Considering these facts, we decided to evaluate the vertical transmission of HTLV-I in breast-fed children born through elective cesarean section.
MATERIAL AND METHODS
The mothers were screened serologically for HTLV-I through ELISA and Western blot. The methods of screening were detailed in another paper2. The mothers were informed about the research and those who consented were submitted to cesarean section and were advised to refrain from breast-feeding. Pediatric assistance and an alternative nutritional supply were provided for the babies. Testing for HTLV-I DNA was performed by nested polymerase chain reaction (PCR) on peripheral blood mononuclear cells of forty-one bottle-fed children. Permission was obtained from all the mothers of the children included in this study.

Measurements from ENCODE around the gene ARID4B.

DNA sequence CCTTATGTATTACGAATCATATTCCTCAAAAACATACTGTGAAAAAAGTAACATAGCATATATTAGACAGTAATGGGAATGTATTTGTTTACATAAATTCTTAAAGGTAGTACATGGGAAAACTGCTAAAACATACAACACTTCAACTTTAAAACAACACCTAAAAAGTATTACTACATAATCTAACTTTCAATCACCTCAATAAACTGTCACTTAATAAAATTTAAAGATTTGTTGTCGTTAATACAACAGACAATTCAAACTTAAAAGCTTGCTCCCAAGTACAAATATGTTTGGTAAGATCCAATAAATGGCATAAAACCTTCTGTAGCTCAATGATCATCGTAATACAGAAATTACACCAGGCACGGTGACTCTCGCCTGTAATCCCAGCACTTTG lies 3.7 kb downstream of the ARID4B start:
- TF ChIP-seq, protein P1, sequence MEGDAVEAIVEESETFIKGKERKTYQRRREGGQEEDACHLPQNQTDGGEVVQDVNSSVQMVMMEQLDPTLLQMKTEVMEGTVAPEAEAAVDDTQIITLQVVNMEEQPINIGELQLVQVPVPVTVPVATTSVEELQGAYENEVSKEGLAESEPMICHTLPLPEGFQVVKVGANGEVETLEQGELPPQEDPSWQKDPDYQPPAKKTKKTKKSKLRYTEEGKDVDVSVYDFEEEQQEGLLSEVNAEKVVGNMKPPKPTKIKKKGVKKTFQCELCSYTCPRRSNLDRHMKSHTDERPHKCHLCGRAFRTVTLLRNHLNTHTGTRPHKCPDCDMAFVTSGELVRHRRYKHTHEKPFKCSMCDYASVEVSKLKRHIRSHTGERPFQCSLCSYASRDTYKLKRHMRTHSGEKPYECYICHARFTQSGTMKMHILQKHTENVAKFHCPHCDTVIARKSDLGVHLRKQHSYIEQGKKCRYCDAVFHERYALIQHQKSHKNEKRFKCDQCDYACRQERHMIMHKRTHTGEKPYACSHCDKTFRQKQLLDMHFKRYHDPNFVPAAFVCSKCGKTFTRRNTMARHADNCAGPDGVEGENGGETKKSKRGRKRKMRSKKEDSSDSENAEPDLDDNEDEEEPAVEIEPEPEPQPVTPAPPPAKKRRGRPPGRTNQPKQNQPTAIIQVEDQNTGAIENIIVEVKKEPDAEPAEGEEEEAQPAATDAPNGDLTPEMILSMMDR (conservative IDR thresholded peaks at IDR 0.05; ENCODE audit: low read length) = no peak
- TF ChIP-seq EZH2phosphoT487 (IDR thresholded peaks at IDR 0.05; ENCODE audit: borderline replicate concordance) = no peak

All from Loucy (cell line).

PCR testing: Mononuclear cells were isolated from peripheral blood of children by density centrifugation through Ficoll-Conray gradient. The peripheral blood mononuclear cells pellet was washed twice with 0.9% NaCl and re-suspended in 100 ml of lysis buffer (10 mM Tris-buffer [pH 8.3], 0.5% Nonidet P-40, 0.5% Tween 20) and digested with 40 mg of proteinase K at 65ºC for 2 hours. All samples were subjected to PCR amplification for HTLV tax gene. Due to technical problems, we could only perform PCR for the pol gene on 28 of the 41 samples. For the pol gene, 1 mg of DNA was amplified in one round with primers SK110 (4384-4405 5'CCCTACAATCAACCAGCTCAG) and SK111 (4569-4547 5'GTGGTGAAGCTGCCATCGGGTTTT) in a reaction mixture containing 3.0 mM MgCl2 and 0.2 mM each primer. The PCR product was detected by liquid hybridization with a radio labeled probe SK112 (4452-4573 5'GTACTTTACTGACAAACCCGACCTAC) for HTLV-I. To detect the tax gene, DNA was amplified by a nested PCR with SK43 (6985-7003 5'CGGATACCCAGTCTACGT) and SK44 (7143-7123 5'GAGCCGATAACGCGTCCATCG) in the first round and TAX1 (7001-7020 5'-GTGTTTGGCGATTGTGTACA-3') and TAX2 (7128-7112 5' CCATCGATGGGGTCCCA-3') in the second round in a reaction mixture containing 2.5 mM MgCl2 and 0.2 mM each primer. The PCR product was analyzed upon electrophoresis on a 1% agarose gel16. A T-cell line (MT-2) infected with HTLV-1 was used as positive control. PBMC from seronegative individuals were used as negative controls. Positive and negative controls were included in every run. All samples were also submitted to PCR for the beta globin gene to detect the presence of PCR inhibitors.